Little League hero Todd Frazier looks to jump to majors
By TOM CANAVAN, AP Sports Writer
June 7, 2007
PISCATAWAY, N.J. (AP) -- Making the jump from the Little League World Series to the big leagues has been rare.
But soon, the feat accomplished by 31 players, including Gary Sheffield, Jason Varitek and Boog Powell, may have another name to add: Todd Frazier.
The winning pitcher when Toms River East of New Jersey won the Little League title in 1998, and now a power-hitting All-American junior shortstop from Rutgers, Frazier is considered one of the top prospects in Thursday's first-year player baseball draft.
"This is what I have always dreamed about," Frazier said. "Hopefully, it will come true. I just can't wait to see how it unfolds."
Frazier comes into the draft off a spectacular season in which he was in the top six in every offensive category for Rutgers except triples. He set the school single-season records this season for home runs (22), home runs by a leadoff hitter (22), runs scored (87), walks (62), doubles (24) and total bases (187).
In the Big East Conference tournament, he hit a mammoth, 400-plus foot home run that went over the scoreboard at Brooklyn's KeySpan Park, the home of the New York Mets' Class A affiliate.
"He has all the intangibles," said Scott Hunter, the Mets' area scout. "He can hit. He can hit with power. He can field his position. He has the arm.
"The intriguing thing about him, however, is his power," Hunter said. "That's what will make or break him."
Hunter said there are some who think Frazier will go early in the first round, and others who think he might slip to the second. Some teams also project him as a third baseman or outfielder, thinking he is too big at 6-foot-4 to be a shortstop.
Longtime Rutgers coach Fred Hill has no doubts about Frazier, ranking him among the best players ever at Rutgers, a program that has sent Eric Young, David DeJesus and others to the major leagues.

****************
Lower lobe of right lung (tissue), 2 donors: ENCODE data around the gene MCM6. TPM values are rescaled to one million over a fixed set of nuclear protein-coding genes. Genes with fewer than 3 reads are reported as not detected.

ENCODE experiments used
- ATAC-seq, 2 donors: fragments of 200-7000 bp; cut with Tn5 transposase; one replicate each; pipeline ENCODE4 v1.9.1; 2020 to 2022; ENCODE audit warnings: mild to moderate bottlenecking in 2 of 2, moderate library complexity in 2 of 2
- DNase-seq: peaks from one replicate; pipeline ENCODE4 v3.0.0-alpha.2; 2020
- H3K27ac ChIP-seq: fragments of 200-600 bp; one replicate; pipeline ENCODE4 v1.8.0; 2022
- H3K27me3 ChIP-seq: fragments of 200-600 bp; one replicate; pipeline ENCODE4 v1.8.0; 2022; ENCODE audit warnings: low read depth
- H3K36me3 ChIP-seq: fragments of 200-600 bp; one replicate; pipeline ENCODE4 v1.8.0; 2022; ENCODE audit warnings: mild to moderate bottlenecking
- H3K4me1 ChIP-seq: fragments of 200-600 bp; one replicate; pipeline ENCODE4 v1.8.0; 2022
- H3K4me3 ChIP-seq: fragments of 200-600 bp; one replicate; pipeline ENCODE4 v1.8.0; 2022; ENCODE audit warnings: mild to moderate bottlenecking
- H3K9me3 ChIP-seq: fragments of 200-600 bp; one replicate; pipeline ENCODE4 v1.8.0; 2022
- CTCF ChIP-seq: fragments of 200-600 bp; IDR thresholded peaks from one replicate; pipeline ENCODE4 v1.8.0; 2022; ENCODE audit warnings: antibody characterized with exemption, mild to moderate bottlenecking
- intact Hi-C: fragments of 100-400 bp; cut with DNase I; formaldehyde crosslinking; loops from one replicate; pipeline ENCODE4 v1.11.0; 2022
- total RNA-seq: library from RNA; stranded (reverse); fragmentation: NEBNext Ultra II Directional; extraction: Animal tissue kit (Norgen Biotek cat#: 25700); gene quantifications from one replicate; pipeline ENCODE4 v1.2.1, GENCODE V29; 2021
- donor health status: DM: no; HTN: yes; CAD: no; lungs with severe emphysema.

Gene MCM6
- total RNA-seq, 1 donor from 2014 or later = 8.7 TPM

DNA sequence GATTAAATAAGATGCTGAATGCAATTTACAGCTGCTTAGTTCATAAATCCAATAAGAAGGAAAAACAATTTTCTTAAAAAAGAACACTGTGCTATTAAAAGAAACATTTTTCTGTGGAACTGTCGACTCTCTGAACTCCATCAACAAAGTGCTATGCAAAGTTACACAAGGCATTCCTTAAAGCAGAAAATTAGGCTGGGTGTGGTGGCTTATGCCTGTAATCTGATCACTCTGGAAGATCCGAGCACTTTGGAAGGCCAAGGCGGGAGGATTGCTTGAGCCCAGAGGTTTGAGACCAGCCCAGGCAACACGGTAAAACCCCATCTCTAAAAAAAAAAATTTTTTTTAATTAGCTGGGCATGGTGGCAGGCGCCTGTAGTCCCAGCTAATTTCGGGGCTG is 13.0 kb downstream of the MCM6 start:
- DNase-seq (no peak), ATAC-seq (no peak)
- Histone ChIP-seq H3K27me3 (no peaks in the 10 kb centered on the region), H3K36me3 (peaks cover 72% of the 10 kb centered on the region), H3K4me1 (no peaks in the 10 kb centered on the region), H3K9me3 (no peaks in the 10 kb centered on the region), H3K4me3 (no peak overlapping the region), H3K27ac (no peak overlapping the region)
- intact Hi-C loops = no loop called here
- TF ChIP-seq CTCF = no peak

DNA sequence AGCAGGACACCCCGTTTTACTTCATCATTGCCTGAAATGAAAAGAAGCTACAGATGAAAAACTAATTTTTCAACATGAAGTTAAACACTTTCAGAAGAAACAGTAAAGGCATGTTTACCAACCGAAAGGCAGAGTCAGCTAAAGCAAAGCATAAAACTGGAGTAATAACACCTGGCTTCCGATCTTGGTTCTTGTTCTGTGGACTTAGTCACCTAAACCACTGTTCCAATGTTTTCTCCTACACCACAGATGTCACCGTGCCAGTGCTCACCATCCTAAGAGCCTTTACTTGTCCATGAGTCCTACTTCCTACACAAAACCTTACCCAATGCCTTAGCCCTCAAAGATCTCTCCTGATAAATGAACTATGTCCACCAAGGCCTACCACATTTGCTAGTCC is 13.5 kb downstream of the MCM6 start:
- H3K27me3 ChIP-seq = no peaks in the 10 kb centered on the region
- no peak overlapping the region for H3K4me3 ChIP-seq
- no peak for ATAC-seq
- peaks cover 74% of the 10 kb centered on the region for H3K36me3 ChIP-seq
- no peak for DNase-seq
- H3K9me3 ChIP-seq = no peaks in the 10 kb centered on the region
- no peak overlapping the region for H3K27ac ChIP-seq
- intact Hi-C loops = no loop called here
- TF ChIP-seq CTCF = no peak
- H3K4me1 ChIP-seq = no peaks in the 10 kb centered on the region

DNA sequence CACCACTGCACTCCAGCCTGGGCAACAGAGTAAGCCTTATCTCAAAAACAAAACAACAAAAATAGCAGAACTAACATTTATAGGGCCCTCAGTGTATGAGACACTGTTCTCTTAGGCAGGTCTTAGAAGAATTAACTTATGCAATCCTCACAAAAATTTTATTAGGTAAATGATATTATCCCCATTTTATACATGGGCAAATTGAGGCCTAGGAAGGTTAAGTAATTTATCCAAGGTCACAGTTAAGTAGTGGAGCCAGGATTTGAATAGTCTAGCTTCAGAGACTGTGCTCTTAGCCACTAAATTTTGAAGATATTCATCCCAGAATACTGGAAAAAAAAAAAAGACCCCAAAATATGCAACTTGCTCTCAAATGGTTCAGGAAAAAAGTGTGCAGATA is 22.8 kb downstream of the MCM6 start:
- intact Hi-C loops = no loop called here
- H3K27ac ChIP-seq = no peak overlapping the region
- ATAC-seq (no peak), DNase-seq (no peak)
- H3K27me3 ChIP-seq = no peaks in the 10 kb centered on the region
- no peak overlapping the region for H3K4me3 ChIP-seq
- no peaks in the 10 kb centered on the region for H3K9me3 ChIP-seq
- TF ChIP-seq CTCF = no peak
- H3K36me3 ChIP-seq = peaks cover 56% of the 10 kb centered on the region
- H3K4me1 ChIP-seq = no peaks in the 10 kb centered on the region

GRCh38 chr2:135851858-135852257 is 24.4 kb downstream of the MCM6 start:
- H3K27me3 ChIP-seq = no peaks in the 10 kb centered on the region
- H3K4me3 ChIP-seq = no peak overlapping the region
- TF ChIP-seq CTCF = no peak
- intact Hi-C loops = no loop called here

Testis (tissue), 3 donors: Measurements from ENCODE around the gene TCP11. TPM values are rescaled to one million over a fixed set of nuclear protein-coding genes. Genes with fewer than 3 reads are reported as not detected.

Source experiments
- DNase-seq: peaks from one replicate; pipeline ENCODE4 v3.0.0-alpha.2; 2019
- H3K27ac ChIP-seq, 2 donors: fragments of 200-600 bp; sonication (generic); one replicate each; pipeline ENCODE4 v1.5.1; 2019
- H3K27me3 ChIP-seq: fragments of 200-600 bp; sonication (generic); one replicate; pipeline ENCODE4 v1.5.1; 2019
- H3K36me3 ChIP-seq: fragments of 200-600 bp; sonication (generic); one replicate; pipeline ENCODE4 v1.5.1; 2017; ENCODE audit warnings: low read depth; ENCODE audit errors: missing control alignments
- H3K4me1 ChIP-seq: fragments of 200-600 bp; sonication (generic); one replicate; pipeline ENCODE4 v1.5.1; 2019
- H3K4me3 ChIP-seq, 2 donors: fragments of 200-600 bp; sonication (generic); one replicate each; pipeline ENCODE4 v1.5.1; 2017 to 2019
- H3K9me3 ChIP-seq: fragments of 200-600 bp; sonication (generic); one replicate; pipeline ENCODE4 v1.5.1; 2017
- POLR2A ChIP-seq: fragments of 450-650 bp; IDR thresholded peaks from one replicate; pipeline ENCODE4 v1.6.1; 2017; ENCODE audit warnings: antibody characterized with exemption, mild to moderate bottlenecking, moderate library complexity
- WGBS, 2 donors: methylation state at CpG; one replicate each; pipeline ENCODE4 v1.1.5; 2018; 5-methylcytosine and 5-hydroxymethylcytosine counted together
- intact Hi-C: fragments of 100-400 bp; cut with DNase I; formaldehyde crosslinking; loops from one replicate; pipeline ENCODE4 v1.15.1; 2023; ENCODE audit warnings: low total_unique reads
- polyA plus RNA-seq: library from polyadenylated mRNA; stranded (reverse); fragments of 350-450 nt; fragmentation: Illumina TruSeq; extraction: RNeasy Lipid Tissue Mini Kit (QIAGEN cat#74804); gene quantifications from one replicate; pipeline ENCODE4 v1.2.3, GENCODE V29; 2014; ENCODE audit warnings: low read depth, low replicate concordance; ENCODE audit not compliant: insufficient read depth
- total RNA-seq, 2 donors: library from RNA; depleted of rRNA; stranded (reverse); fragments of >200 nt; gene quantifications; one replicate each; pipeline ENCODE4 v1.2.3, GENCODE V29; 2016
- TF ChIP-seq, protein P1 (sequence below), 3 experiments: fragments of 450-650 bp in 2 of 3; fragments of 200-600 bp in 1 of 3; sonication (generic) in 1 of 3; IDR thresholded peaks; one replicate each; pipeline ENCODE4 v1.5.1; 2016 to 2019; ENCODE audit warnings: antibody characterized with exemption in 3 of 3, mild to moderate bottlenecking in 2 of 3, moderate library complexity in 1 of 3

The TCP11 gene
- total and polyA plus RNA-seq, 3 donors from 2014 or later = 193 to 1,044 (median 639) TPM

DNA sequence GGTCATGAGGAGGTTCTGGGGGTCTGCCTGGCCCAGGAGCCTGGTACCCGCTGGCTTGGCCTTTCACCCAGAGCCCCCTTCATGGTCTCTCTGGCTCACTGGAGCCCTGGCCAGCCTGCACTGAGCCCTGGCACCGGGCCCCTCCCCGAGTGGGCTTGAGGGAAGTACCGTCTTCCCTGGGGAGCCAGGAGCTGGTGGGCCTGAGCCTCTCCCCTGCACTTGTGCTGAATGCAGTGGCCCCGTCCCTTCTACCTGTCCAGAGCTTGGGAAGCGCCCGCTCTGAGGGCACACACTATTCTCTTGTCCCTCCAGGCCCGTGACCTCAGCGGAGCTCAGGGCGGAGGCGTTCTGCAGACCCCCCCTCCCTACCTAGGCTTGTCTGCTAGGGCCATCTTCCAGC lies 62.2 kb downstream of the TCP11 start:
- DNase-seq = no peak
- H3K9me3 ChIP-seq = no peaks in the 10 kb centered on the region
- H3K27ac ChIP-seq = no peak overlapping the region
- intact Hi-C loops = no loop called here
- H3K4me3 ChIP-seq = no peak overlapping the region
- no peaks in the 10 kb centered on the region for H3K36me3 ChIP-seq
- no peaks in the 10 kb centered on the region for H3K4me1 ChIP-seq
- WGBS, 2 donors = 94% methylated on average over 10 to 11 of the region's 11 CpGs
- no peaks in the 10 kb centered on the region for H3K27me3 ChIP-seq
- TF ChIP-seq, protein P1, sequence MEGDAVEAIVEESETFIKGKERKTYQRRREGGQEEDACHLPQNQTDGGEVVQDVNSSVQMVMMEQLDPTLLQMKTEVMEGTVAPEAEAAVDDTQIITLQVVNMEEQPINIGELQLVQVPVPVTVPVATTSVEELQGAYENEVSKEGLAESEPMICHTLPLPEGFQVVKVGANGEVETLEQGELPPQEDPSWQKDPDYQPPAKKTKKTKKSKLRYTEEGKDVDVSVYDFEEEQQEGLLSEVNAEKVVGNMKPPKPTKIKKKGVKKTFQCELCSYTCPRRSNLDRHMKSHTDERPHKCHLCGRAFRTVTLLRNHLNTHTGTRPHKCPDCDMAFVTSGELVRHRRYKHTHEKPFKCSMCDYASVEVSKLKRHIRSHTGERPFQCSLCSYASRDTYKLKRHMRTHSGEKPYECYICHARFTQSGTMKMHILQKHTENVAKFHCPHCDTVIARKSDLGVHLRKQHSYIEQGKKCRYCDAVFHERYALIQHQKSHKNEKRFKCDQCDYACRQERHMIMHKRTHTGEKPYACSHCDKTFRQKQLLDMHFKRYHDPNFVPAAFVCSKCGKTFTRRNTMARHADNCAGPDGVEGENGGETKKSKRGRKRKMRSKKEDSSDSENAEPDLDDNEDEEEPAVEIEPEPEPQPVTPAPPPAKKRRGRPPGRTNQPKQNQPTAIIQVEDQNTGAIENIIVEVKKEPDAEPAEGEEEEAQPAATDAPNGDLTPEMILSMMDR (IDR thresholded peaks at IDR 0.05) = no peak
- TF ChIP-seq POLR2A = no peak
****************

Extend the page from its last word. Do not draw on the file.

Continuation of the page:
"He is an outstanding athlete, number one," Hill said. "He plays with great enthusiasm and from my standpoint, the best thing he does is that he comes into every game with a clear mind. Whatever happened the day before is forgotten."
Frazier said that was something he learned growing up.
"I enjoy baseball all the time," Frazier said. "You never know when it's going to be your last game. I can go out and go 0-for-4 and the next day the sun is going to come out. You just enjoy yourself. It's baseball."
Frazier comes from a baseball family. Two older brothers also were drafted; Charlie was taken by the Florida Marlins in 1999 and Jeff was picked by Seattle in 2004.
While Frazier could opt to return to Rutgers for his senior year if the draft doesn't go his way, his voice indicates he is ready to move on.
"It's a crazy thing," Frazier said. "You just go in there and hope the best happens for you."
In some ways it was like going to the Little League World Series. There were lots of good teams and things managed to work out.
Frazier has found it hard to remain in contact with all his Little League teammates, but he is looking forward to a 10-year reunion in 2008. However, he says his time in Williamsport, Pa. as a 12-year-old was invaluable.
"Playing and having 44,000 people watching you in pressure situations when you are young, I mean, that's helped out big through high school and college," Frazier said. "Now you just see a pressure situation and you just have fun with it. You don't worry about a thing because you know you can do it, and you know you can do these challenges."
After Thursday, Frazier is hoping that next challenge is with a major league team or one of its affiliates.